It is no exaggeration when I say: without Near and the community they cultivated on the bboard, there would be no libretro and no RetroArch.
Libsnes (which would serve as the basis for libretro) was Near’s design to decouple their backend code from the endless frustrations of frontend coding. The bboard is where Themaister first developed and released SSNES, which would become RetroArch. They met Twinaphex while attempting to port bsnes to the PS3 via libsnes+SSNES on Near’s behalf. To this day, many of our cores depend on Near’s libco cooperative threading library. I could go on.
With that said, we did not always agree or even get along. Near’s perfectionism frequently put them at loggerheads with individuals who felt some thing or other was already “good enough” (that is basically the tl;dr of how libsnes became libretro), and, on a personal level, I do not presume Near considered me a “friend” (or even thought of me much at all, for better or for worse). Like most of the people reading this, I suspect Near had a much larger effect on my life than I had on theirs.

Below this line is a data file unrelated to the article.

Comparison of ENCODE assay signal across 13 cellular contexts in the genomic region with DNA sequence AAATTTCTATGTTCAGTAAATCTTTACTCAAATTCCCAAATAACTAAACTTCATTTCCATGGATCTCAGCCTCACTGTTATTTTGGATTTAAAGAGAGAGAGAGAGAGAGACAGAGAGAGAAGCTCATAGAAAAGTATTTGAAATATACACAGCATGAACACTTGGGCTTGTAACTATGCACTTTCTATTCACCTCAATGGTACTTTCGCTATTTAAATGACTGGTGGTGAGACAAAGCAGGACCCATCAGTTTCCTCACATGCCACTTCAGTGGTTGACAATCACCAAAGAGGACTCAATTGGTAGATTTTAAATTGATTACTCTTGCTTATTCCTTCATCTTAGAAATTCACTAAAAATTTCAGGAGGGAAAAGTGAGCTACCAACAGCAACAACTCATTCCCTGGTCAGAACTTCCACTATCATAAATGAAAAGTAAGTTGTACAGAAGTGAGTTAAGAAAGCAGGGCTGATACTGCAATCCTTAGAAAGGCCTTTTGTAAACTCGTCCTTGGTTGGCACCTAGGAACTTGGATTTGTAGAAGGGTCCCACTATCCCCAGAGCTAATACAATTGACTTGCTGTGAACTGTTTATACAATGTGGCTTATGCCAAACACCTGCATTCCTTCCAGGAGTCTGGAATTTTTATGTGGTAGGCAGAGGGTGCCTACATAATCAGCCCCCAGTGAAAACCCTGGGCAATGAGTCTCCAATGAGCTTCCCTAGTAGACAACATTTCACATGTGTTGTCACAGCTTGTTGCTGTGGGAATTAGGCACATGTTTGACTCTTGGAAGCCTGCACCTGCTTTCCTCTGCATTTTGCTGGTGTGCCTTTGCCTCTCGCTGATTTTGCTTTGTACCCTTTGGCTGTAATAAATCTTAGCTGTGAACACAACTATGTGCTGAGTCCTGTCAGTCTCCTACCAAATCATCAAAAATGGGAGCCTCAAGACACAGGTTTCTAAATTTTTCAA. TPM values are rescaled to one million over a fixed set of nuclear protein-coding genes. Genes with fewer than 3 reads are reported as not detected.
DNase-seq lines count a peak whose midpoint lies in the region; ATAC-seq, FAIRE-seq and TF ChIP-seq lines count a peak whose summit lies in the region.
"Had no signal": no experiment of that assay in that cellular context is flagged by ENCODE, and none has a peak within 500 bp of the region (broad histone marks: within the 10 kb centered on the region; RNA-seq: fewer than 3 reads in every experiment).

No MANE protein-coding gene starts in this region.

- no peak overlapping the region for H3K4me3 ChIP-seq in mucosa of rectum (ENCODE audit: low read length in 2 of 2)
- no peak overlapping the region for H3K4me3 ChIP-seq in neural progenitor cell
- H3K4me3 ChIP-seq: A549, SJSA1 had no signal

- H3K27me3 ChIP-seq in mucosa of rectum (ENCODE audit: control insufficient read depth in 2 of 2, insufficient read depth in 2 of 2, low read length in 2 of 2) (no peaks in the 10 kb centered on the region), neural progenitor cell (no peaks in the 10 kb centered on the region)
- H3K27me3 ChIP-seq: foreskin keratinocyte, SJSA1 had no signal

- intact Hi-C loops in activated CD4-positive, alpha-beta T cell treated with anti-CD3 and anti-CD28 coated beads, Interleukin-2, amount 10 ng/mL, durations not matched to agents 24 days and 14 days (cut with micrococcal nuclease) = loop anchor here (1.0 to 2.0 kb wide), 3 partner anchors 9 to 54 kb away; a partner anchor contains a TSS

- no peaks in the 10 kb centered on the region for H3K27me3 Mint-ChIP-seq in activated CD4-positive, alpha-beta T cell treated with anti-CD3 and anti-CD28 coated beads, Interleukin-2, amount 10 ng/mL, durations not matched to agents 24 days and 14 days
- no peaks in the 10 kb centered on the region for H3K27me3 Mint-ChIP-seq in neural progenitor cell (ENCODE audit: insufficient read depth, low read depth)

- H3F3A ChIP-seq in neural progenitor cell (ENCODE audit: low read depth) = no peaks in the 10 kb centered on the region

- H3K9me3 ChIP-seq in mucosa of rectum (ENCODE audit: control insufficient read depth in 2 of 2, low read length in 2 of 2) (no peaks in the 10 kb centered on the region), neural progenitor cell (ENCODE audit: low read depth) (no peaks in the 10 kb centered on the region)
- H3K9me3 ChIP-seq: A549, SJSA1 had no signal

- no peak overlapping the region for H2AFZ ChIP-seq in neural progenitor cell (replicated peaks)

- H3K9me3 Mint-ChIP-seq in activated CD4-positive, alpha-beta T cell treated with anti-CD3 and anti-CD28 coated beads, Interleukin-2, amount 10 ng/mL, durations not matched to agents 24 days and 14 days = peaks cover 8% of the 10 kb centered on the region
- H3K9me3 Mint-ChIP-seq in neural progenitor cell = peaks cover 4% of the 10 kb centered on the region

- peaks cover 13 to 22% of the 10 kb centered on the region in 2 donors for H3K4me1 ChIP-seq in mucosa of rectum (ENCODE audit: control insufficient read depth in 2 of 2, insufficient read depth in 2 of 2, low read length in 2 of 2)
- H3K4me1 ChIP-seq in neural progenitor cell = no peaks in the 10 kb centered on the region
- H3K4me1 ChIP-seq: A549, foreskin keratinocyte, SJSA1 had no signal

Nevertheless, I hope Near understood the immense positive effect they had on my life and the lives of countless other individuals, not just through their numerous accomplishments but also as a compassionate and insightful human being. The world is a less-interesting place now, without Near.
We were never the closest friends; I was around for a while, but I was always more interested in bsnes than you, Near.
I now realize I was wrong. Too many open source maintainers are valued only for their contributions and otherwise taken for granted, leading to tragedies like this.
May you finally have the peace you were denied in life.
Daniel De Matteis
I have been a bsnes fan since the very beginning when it was first announced. I remember running Mega Man X2 on an Pentium 4 PC at the time in 2005 with a premature version of bsnes and feeling that finally there was an emulator that could get the sound exactly right, and it played exactly right. Those are memories and experiences that I will always cherish.